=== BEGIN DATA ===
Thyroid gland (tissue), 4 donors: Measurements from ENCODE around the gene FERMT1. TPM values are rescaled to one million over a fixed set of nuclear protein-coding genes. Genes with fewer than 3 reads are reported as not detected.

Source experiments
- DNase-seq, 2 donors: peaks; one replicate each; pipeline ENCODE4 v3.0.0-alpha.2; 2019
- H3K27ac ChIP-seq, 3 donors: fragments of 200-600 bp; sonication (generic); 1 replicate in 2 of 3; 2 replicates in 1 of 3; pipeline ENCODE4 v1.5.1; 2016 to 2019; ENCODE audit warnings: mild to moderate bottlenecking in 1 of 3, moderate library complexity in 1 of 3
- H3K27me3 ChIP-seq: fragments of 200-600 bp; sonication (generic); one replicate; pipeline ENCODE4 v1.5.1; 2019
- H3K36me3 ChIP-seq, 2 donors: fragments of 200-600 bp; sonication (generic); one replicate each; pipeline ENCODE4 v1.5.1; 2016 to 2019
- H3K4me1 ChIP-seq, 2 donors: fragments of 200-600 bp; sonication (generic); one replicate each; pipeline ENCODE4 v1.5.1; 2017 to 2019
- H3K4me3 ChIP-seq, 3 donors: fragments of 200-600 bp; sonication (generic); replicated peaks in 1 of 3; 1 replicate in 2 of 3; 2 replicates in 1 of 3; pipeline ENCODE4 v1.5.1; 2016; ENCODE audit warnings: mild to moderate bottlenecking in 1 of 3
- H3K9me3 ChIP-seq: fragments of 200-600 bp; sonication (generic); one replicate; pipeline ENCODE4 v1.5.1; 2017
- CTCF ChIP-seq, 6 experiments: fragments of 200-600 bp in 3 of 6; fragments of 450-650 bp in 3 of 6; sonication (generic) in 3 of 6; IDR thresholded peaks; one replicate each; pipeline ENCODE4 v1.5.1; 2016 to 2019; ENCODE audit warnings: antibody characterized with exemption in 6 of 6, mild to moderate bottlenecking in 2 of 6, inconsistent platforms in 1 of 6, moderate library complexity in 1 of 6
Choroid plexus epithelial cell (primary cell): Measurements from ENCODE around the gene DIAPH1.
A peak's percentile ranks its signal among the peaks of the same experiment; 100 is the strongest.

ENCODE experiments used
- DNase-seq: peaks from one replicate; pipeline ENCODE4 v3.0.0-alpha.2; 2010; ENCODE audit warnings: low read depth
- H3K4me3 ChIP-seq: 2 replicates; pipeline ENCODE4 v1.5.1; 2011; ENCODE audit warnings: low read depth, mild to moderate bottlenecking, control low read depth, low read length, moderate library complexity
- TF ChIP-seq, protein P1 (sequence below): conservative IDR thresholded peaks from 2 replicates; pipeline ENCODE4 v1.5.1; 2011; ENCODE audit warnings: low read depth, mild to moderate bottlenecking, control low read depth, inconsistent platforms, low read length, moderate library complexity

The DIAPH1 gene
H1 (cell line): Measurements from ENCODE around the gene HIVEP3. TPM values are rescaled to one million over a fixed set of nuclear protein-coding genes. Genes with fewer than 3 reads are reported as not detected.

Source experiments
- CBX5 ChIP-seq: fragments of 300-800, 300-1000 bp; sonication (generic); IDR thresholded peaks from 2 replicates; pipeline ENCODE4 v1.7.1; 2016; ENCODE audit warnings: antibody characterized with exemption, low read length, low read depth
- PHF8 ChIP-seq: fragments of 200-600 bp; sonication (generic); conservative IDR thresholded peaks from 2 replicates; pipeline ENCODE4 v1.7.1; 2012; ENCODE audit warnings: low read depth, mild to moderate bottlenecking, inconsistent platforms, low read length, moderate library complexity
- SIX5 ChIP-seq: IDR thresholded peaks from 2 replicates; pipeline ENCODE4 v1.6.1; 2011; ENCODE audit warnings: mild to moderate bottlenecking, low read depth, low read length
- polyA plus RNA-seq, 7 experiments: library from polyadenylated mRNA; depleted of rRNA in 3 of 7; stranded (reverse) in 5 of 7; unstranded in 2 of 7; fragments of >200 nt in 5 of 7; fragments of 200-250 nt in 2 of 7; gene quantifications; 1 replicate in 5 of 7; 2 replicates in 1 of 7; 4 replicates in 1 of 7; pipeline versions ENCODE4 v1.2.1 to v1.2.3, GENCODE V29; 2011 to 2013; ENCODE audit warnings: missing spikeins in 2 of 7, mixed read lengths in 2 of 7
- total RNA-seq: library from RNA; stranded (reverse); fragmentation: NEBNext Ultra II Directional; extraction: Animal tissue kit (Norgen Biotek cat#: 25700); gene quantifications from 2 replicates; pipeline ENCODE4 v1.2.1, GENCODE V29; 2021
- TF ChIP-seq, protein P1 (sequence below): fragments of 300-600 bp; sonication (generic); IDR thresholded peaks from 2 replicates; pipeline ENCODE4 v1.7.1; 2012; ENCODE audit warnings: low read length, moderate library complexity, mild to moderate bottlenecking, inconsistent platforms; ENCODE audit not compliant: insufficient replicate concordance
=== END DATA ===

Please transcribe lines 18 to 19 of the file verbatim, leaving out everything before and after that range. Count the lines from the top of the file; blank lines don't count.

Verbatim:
H1 (cell line): Measurements from ENCODE around the gene HIVEP3. TPM values are rescaled to one million over a fixed set of nuclear protein-coding genes. Genes with fewer than 3 reads are reported as not detected.

Source experiments